George Akerlof


Also found in: Wikipedia.

George Akerlof

An American economist and academic born in 1940. He is most noted for his work on information asymmetry, which summarizes how economic actors use and share information in order to gain advantages in the market. Akerlof argues, contrary to neo-classical economics, that markets usually are inefficient because information is not spread evenly. He shared the Nobel Prize for Economics in 2001 for this work. Akerlof has also been noted for his work on the social effects of economic choices, particularly with regard to the availability of contraceptives and legal abortion.
Mentioned in ?
References in periodicals archive ?
In my new book with George Akerlof, Phishing for Phools: The Economics of Manipulation and Deception , we argue that unscrupulous behaviour has to be factored into economic theory in a fundamental way.
ySTANBUL (CyHAN)- George Akerlof published his famous article "The Market for Lemons" in 1970.
He succeeds George Akerlof, who was elected director emeritus.
George Akerlof, a winner of the Nobel prize for Economics, said that he was not paid for his role on the board and nor was there any conflict of interest.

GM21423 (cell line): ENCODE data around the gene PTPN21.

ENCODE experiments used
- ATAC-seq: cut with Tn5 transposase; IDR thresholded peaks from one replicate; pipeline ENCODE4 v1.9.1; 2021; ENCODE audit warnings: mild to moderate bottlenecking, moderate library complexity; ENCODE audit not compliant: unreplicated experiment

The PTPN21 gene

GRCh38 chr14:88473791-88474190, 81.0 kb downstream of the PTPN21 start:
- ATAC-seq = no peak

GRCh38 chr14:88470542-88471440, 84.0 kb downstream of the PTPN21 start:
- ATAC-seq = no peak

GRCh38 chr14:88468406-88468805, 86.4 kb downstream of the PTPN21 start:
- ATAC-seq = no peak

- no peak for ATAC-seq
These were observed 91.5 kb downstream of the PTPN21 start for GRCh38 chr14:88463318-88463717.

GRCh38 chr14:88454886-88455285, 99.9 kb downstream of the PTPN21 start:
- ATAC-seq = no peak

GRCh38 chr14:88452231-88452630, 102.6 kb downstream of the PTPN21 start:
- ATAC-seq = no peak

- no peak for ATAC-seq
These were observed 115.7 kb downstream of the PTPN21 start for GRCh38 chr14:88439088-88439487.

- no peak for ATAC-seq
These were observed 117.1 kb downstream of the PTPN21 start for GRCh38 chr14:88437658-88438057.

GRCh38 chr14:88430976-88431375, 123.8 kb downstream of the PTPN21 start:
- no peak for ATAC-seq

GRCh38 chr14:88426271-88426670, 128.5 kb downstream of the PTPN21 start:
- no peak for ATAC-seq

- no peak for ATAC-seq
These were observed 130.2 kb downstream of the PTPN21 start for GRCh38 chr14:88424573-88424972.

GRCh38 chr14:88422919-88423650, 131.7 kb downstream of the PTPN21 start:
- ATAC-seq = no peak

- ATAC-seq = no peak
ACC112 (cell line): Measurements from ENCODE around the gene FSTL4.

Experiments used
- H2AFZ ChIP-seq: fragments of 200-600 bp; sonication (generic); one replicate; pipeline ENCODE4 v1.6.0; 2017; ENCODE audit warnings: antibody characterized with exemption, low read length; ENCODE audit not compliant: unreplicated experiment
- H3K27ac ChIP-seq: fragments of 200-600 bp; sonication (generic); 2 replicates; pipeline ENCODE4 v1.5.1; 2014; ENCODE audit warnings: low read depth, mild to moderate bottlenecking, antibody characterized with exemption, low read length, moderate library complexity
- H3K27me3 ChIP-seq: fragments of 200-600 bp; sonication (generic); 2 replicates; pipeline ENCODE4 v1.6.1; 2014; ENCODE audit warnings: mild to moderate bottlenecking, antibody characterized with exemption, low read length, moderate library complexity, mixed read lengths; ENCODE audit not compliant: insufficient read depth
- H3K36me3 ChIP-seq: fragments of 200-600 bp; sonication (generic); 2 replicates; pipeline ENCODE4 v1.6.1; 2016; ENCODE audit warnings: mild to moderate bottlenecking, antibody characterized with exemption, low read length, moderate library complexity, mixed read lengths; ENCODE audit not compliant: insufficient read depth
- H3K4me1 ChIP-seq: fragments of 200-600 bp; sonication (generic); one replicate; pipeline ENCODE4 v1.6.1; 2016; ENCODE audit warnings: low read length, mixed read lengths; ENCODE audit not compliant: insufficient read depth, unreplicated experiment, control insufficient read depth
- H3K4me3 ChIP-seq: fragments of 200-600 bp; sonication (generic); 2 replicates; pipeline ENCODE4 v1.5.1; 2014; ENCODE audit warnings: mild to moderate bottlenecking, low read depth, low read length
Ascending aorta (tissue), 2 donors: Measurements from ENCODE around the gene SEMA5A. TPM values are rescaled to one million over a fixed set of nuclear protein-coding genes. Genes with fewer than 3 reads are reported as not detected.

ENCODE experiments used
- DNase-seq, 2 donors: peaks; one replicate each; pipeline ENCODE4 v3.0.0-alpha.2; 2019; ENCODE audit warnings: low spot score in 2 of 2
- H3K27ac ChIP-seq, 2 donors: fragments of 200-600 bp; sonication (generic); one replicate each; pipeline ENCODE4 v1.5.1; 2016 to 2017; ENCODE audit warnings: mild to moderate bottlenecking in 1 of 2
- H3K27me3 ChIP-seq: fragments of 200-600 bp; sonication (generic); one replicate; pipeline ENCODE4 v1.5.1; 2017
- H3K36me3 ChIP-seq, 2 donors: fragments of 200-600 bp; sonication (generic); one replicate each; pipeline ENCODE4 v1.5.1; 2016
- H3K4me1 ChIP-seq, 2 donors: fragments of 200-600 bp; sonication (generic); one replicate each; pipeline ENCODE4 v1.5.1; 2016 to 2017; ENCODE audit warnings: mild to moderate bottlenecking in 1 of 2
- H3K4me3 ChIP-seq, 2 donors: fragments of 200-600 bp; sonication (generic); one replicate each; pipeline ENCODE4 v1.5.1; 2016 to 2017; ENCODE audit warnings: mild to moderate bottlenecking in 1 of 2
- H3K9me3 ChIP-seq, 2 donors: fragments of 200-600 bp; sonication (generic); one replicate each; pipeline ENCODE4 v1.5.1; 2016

And she'll be the first person in her position whose spouse is a Nobel Prize-winning economist - she's married to George Akerlof, who shared the prize in 2001.
Last but not least, she is the wife of Nobel laureate George Akerlof.
Project Syndicate Robert J Shiller, professor of economics at Yale University, is l co-author, with George Akerlof, of Animal Spirits: How Human Psychology Drives the Economy and Why It Matters for Global Capitalism.
Visually rich, it combines thought-provoking full-page, b&w and color photographs, drawings, and graffiti-like one-liners with essays by George Akerlof, Margaret Atwood, Lourdes Beneria, Herman Daly, Michael Hudson, Steve Keen, Manfred Max-Neef, David Orrell, Bill Rees, John Ralson Saul, Joseph Stiglitz.
Among the economists: George Akerlof, Hal Varian, Jan Hatzius, Lawrence Summers, Jeffrey Sachs, and Robin Hanson.
His follow-up 2009 book with George Akerlof, Animal Spirits, largely suffers from the same deficiency.
George Akerlof, The Market for Lemons: Quality Uncertainty and the Market Mechanism, 1970
In the most celebrated work on asymmetric information, on a "lemons" market in used cars, Nobel laureate George Akerlof showed how a lack of information by consumers could theoretically result in the collapse of an entire market for a good product.